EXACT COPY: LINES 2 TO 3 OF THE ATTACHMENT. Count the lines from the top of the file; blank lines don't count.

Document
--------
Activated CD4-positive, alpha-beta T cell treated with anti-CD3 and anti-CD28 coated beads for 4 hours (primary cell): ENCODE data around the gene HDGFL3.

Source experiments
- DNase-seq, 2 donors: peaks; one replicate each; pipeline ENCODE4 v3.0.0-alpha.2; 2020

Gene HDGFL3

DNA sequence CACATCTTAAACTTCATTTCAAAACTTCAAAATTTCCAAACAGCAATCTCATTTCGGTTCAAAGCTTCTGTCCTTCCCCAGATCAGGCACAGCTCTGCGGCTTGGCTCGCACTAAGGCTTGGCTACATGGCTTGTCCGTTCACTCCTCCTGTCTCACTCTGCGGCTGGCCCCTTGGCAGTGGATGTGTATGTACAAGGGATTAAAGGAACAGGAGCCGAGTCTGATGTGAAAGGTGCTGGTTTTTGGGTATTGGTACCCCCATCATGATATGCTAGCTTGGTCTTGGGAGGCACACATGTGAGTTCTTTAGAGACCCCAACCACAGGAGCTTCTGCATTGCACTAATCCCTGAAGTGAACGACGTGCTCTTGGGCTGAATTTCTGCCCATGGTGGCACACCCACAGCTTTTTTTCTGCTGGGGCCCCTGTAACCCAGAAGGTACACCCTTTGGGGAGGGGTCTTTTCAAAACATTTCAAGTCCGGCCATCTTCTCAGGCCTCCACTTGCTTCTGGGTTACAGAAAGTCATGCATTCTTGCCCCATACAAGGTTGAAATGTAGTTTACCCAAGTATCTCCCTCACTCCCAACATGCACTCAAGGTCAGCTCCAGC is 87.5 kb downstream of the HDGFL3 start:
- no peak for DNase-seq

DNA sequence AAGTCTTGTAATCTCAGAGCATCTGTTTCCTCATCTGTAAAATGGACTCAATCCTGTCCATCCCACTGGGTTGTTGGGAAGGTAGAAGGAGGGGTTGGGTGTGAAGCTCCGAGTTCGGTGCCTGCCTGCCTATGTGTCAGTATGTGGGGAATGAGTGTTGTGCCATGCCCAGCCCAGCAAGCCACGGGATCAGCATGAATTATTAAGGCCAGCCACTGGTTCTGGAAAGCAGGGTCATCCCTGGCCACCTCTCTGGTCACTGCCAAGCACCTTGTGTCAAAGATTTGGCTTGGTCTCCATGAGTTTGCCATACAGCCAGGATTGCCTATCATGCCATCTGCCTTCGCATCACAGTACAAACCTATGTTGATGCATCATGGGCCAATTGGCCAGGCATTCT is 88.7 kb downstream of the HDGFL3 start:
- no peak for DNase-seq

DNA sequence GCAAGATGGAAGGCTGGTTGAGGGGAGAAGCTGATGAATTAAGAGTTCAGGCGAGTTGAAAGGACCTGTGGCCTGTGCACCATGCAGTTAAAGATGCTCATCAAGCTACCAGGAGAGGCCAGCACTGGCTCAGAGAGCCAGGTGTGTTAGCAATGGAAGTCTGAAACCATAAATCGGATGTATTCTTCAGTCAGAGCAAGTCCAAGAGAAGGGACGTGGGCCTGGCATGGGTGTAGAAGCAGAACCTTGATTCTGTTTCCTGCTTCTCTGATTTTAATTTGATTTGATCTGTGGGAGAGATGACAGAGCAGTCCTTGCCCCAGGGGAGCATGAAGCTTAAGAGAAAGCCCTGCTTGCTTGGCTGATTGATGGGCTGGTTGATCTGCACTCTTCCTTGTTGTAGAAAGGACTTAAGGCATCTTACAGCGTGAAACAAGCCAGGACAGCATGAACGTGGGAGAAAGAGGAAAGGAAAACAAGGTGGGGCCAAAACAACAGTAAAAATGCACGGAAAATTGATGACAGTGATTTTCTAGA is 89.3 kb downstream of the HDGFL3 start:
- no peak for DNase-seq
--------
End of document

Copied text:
Source experiments
- DNase-seq, 2 donors: peaks; one replicate each; pipeline ENCODE4 v3.0.0-alpha.2; 2020